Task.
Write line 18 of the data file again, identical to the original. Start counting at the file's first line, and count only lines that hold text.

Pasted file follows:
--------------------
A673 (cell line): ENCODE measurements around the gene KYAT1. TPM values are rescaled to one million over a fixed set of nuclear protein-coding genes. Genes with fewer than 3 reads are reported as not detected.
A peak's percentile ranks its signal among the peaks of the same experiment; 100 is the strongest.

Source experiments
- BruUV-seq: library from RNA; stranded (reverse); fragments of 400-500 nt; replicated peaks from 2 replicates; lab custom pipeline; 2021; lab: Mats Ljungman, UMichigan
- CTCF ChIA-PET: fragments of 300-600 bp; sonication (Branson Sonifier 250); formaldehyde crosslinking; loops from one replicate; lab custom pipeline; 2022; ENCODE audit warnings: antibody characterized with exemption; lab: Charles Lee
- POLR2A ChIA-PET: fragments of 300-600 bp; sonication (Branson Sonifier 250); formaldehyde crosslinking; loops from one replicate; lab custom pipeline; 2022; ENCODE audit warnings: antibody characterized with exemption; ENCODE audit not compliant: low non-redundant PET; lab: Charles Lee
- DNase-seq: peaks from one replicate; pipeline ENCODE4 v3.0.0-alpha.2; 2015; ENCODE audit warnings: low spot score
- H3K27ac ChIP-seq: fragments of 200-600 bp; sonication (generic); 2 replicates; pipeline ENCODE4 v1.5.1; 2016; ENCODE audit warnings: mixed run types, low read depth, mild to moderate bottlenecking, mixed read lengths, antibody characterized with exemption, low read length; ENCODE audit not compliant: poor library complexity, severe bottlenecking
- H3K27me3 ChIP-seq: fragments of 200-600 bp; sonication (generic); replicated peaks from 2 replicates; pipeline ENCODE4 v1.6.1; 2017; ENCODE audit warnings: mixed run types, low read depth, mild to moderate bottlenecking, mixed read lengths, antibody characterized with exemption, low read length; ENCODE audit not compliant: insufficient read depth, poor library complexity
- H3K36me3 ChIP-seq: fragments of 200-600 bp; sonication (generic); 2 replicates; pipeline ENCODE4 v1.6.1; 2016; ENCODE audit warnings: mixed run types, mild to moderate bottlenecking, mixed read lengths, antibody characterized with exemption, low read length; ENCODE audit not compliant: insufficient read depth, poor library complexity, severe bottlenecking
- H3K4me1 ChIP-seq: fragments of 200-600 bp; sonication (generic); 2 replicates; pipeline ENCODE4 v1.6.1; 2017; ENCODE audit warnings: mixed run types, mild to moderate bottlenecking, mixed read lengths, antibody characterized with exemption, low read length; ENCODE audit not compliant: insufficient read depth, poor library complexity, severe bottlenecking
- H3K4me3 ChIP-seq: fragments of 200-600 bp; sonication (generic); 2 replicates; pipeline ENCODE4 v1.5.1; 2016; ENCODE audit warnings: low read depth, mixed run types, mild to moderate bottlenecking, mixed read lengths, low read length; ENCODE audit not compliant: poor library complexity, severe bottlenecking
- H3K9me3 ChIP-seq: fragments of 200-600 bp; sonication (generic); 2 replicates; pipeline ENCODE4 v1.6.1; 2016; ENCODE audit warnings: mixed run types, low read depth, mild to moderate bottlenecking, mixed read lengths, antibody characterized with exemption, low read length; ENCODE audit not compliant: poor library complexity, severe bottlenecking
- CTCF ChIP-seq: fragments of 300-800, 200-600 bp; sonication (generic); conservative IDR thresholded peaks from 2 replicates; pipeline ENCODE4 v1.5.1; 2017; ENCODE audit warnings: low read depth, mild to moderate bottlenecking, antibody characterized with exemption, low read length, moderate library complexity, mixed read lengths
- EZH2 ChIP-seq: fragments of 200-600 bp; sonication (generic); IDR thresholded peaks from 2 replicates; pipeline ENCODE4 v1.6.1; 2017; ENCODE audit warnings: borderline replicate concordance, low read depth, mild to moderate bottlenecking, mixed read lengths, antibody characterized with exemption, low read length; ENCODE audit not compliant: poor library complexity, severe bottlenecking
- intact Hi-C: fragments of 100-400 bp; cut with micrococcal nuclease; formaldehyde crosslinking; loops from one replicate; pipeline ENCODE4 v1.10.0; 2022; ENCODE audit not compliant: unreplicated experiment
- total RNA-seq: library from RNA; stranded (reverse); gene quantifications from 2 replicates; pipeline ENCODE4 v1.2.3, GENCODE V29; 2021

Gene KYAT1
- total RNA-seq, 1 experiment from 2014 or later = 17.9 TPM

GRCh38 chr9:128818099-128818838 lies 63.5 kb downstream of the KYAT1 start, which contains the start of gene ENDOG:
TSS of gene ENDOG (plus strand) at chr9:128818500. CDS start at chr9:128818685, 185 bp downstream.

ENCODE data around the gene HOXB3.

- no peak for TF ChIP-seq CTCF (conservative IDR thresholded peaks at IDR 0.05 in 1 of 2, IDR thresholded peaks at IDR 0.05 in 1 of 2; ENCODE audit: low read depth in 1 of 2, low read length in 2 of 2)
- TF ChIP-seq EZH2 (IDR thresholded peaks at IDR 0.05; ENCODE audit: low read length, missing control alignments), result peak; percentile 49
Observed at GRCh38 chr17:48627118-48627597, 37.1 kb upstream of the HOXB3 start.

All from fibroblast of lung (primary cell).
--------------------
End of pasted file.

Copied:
Gene KYAT1